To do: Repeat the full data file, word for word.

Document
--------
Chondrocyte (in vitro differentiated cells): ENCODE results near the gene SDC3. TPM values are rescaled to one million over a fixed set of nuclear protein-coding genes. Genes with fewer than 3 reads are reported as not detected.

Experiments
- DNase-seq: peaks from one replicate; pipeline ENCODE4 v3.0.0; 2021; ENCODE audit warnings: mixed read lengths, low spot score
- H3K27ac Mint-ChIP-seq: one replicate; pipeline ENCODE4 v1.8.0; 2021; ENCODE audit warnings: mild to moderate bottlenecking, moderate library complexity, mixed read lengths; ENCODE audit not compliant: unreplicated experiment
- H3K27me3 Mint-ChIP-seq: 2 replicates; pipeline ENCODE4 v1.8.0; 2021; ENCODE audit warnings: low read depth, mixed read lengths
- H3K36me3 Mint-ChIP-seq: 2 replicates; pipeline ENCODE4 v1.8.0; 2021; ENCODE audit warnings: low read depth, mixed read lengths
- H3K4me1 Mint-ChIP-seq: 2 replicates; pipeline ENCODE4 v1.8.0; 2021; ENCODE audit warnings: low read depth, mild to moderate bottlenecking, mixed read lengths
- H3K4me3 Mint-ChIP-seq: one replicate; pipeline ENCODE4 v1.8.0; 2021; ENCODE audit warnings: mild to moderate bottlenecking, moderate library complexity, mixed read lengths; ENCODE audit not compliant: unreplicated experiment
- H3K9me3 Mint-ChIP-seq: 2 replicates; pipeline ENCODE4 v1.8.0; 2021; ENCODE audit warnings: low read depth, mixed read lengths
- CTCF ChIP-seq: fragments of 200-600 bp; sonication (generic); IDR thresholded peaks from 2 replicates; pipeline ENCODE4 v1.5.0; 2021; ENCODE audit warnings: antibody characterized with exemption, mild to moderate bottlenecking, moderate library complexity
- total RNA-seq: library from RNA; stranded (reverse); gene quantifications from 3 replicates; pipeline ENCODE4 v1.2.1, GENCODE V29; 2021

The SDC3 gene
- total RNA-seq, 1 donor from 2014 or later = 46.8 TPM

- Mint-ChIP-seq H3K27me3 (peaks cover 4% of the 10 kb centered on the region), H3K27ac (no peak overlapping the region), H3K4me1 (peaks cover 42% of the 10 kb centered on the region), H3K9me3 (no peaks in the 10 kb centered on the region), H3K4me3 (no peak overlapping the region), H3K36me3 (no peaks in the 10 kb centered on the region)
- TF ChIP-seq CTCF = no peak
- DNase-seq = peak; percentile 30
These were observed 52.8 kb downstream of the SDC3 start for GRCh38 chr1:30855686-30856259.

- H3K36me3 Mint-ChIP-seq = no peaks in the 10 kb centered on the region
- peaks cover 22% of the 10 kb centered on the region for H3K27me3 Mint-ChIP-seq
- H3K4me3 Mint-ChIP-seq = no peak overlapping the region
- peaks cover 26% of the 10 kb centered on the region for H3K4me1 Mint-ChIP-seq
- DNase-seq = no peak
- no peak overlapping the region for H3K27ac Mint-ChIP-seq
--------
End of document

Chondrocyte (in vitro differentiated cells): ENCODE results near the gene SDC3. TPM values are rescaled to one million over a fixed set of nuclear protein-coding genes. Genes with fewer than 3 reads are reported as not detected.

Experiments
- DNase-seq: peaks from one replicate; pipeline ENCODE4 v3.0.0; 2021; ENCODE audit warnings: mixed read lengths, low spot score
- H3K27ac Mint-ChIP-seq: one replicate; pipeline ENCODE4 v1.8.0; 2021; ENCODE audit warnings: mild to moderate bottlenecking, moderate library complexity, mixed read lengths; ENCODE audit not compliant: unreplicated experiment
- H3K27me3 Mint-ChIP-seq: 2 replicates; pipeline ENCODE4 v1.8.0; 2021; ENCODE audit warnings: low read depth, mixed read lengths
- H3K36me3 Mint-ChIP-seq: 2 replicates; pipeline ENCODE4 v1.8.0; 2021; ENCODE audit warnings: low read depth, mixed read lengths
- H3K4me1 Mint-ChIP-seq: 2 replicates; pipeline ENCODE4 v1.8.0; 2021; ENCODE audit warnings: low read depth, mild to moderate bottlenecking, mixed read lengths
- H3K4me3 Mint-ChIP-seq: one replicate; pipeline ENCODE4 v1.8.0; 2021; ENCODE audit warnings: mild to moderate bottlenecking, moderate library complexity, mixed read lengths; ENCODE audit not compliant: unreplicated experiment
- H3K9me3 Mint-ChIP-seq: 2 replicates; pipeline ENCODE4 v1.8.0; 2021; ENCODE audit warnings: low read depth, mixed read lengths
- CTCF ChIP-seq: fragments of 200-600 bp; sonication (generic); IDR thresholded peaks from 2 replicates; pipeline ENCODE4 v1.5.0; 2021; ENCODE audit warnings: antibody characterized with exemption, mild to moderate bottlenecking, moderate library complexity
- total RNA-seq: library from RNA; stranded (reverse); gene quantifications from 3 replicates; pipeline ENCODE4 v1.2.1, GENCODE V29; 2021

The SDC3 gene
- total RNA-seq, 1 donor from 2014 or later = 46.8 TPM

- Mint-ChIP-seq H3K27me3 (peaks cover 4% of the 10 kb centered on the region), H3K27ac (no peak overlapping the region), H3K4me1 (peaks cover 42% of the 10 kb centered on the region), H3K9me3 (no peaks in the 10 kb centered on the region), H3K4me3 (no peak overlapping the region), H3K36me3 (no peaks in the 10 kb centered on the region)
- TF ChIP-seq CTCF = no peak
- DNase-seq = peak; percentile 30
These were observed 52.8 kb downstream of the SDC3 start for GRCh38 chr1:30855686-30856259.

- H3K36me3 Mint-ChIP-seq = no peaks in the 10 kb centered on the region
- peaks cover 22% of the 10 kb centered on the region for H3K27me3 Mint-ChIP-seq
- H3K4me3 Mint-ChIP-seq = no peak overlapping the region
- peaks cover 26% of the 10 kb centered on the region for H3K4me1 Mint-ChIP-seq
- DNase-seq = no peak
- no peak overlapping the region for H3K27ac Mint-ChIP-seq